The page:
• Expansion of treatment facilities.
  • Sustaining FSM interventions by creating enabling environment and institutional framework for FSM.

The success of the the desludging programme lies in ensuring minimal disruption to the existing market to protect livelihoods, prioritising worker health, safety and welfare and adoption of differentiated models based on categories of generators.

To summarise, all models have their pros and cons and the model to be used differs from place to place.

This isn’t a one-size-fits-all kind of idea. In smaller towns, scheduled desludging model seems financially viable, considering the low demand for desludging but difficult to execute as budgets are low.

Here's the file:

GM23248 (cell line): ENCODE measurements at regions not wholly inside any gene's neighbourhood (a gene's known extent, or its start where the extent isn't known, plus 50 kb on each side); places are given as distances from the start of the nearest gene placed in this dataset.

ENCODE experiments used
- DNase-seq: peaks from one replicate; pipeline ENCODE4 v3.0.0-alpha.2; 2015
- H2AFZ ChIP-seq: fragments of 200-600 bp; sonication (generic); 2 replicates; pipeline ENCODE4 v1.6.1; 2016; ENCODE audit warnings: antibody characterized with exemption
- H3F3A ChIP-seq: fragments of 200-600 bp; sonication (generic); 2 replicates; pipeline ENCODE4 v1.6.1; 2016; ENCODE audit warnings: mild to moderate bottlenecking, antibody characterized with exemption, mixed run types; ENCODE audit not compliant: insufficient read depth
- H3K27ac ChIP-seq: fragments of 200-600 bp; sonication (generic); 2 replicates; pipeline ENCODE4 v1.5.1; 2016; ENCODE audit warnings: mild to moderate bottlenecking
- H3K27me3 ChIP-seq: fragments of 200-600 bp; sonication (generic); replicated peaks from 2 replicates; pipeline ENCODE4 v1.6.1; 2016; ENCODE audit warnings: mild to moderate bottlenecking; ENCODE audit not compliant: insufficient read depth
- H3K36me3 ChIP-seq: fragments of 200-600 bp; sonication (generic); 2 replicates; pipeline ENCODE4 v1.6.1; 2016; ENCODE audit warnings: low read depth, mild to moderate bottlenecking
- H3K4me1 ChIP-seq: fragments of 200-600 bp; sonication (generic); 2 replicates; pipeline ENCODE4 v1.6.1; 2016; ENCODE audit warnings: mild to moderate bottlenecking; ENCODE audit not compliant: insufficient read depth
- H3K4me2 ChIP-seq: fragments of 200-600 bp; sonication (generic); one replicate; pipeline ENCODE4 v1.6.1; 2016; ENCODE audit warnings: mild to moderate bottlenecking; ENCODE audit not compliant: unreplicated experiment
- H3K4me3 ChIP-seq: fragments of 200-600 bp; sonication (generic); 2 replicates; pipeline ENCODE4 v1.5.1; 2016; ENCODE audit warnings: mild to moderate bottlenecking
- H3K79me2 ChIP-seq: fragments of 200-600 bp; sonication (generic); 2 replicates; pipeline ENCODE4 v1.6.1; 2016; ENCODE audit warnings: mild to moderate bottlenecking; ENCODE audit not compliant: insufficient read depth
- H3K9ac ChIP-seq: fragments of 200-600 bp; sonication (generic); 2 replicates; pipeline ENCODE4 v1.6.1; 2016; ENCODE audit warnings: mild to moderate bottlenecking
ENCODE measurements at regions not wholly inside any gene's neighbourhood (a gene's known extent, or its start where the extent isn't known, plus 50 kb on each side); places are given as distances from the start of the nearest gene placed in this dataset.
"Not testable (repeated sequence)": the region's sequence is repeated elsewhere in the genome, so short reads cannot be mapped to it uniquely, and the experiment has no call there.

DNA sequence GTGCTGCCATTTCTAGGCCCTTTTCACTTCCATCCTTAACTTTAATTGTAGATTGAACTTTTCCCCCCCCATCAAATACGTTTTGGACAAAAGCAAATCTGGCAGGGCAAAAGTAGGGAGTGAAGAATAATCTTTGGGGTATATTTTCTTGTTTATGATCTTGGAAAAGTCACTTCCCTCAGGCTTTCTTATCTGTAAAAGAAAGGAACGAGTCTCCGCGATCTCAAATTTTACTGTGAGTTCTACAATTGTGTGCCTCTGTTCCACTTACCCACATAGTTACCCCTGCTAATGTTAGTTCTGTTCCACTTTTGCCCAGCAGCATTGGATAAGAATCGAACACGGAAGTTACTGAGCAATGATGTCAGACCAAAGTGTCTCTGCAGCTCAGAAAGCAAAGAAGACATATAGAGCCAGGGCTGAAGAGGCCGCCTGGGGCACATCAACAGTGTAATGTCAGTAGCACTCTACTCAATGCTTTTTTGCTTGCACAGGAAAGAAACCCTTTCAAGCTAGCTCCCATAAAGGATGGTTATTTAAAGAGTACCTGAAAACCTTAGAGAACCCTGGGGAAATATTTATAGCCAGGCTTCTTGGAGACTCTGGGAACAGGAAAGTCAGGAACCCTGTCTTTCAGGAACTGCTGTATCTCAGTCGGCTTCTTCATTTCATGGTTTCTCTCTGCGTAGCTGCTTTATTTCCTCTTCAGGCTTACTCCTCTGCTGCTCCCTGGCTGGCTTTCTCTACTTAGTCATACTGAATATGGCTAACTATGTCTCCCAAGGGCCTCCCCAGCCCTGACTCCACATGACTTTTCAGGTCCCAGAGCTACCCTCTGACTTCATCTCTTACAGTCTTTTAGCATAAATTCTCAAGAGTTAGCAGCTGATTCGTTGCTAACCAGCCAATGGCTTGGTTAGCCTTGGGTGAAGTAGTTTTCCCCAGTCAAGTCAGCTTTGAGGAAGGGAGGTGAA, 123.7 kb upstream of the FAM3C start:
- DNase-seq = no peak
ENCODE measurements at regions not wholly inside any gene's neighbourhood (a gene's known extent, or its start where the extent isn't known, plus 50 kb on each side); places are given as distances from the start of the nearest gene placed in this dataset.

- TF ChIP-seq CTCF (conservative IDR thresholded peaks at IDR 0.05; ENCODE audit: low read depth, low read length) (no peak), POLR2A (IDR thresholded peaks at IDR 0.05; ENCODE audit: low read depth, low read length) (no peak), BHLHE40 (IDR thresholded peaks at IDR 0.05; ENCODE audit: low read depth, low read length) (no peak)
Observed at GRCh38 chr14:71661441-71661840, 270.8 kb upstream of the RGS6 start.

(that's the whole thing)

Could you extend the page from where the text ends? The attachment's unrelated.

Subsequently, the demand-based model serves better in larger ULBs where there is considerable competition amongst players. In order to decide on the models:

  1. The model should be piloted for a small area first before being rolled out for the entire town or ULB.
  2. The learnings from the pilot can be useful in tweaking the model according to the local conditions.
  3. To ensure sustainability of each model, aspects like the financial viability, policy and regulations, availability of infrastructure, institutional framework, etc needs to be evaluated before finalising.

Once all factors are considered, the decision can be made. Usually, the model which is favored by the households usually works better than the one being imposed on them. ULBs can also work around their existing resources and database to understand what works and what doesn’t work in terms of adoption of the best desludging model. 

Down To Earth